Logo of Volunteering Auckland

Virtual volunteering Just a Click Away

November 21, 2011

Originally posted on The Aucklander

Websites have proved pretty good at matching romantic partners and now they are doing the same for volunteers and charities that need their help, writes Andre Hueber

No time to spare to deliver meals on wheels or set up community cake stalls? Fear not, a whole new way of volunteering is upon us with the development of a system that lets people help their communities from the comfort of their own homes.

Auckland Virtual Volunteering matches not-for-profit groups with online volunteers so the volunteers can do skills-based tasks at a time and place that suits them.

Kim Chapman, a member of the Committee for Auckland’s Future Leader programme, came up with the idea for her “legacy project”, aimed at enhancing the city and tapping into the skills of young professionals.

“We realised there was a need,” Ms Chapman says. “I’m a management consultant for Deloitte and can’t commit a day every month to volunteer – it wouldn’t be using my skills. I don’t have time to traipse to Manukau but I can review plans and write business cases about technical upgrades and options.”

She says a new website will reach out to technically savvy 20- to 30-somethings who are time-poor but highly skilled.

“They use the the internet to communicate and like the medium, but want to give something – not just $50 – to a charity every month.”

For the pilot scheme, Virtual Volunteering used the LinkedIn website to test the waters. A private group was formed and nine not-for-profit groups were approached with potential challenges. They included Auckland City Mission, Amnesty International and Sport Auckland. Over two months the group garnered 112 volunteers.

An example of the type of skill sought came from Amnesty International. It needed a social-media strategy and was approached by Jamie McKean, the owner of a business development company. Amnesty’s IT manager, Vivian Chandra, emailed Mr McKean back and they met via phone conference to discuss strategies.

Ms Chapman says it’s that kind of volunteering the group wants to tap. Now she’s handed the project on to Volunteering Auckland – which already has a website – so they can use the ideas tried by Virtual Volunteering and “make it their baby”.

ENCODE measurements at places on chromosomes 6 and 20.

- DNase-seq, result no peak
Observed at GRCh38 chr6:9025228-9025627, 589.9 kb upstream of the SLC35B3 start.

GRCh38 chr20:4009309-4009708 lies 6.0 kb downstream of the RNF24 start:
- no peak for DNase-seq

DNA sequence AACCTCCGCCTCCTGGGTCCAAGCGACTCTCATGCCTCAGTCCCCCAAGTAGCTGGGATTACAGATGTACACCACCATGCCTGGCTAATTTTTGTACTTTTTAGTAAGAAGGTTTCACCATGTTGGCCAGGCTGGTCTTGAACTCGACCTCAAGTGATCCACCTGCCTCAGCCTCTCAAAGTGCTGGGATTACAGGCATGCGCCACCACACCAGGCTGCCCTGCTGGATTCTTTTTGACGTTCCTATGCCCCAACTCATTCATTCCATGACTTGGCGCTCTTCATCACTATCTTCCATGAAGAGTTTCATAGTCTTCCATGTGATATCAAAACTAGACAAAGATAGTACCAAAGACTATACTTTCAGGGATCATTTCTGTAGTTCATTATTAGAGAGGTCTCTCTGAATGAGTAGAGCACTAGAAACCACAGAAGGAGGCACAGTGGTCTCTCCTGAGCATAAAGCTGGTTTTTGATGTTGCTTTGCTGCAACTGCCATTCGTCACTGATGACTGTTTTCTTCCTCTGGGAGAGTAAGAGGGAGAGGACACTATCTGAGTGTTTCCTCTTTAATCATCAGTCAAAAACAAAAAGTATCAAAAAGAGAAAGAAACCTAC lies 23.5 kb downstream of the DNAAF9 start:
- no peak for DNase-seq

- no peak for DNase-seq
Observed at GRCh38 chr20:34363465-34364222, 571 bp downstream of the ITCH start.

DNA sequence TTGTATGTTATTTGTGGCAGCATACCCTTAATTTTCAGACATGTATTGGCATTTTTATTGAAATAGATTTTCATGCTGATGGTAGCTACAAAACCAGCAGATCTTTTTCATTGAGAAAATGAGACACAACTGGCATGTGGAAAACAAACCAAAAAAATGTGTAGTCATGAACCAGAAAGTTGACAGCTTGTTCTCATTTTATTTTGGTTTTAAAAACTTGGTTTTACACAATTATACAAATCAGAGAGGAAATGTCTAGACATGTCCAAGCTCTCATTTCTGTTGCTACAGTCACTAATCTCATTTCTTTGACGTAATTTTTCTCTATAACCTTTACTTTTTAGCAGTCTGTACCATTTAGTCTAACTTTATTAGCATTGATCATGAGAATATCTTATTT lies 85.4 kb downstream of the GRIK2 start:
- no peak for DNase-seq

Matching up volunteers through LinkedIn doesn’t work automatically, she says, and it can’t filter skills or challenges, so a technology partner is now sought to help integrate the Virtual Volunteer idea with the existing Volunteering Auckland website.

Volunteering Auckland’s regional manager, Cheryll Martin, says an internet-based matching system has been needed for some time but her group didn’t have the resources to fund it.

“We were getting requests from corporates wanting skill-based opportunities and requirements from not-for-profit organisations needing skills. It’s been fabulous to have an experienced team working on it.”

She says people are spending more time online so it makes sense to utilise that.

“People are busy. To engage new blood, not-for-profits need to look at things in new ways. People might decide to volunteer physically later. For lots it will be the first time to volunteer. It’s a way to contribute.”

Individuals and community groups can already register on the Volunteering Auckland website or contact the group over the phone, to be guided through the LinkedIn system. Ms Martin says once the matcher tool is incorporated into VA’s website it will make it easier to get the right person doing the right thing.

“We can help people determine what is the right space to contribute. Everyone has something to offer and there’s something out there for everyone. It’s just getting the right match.”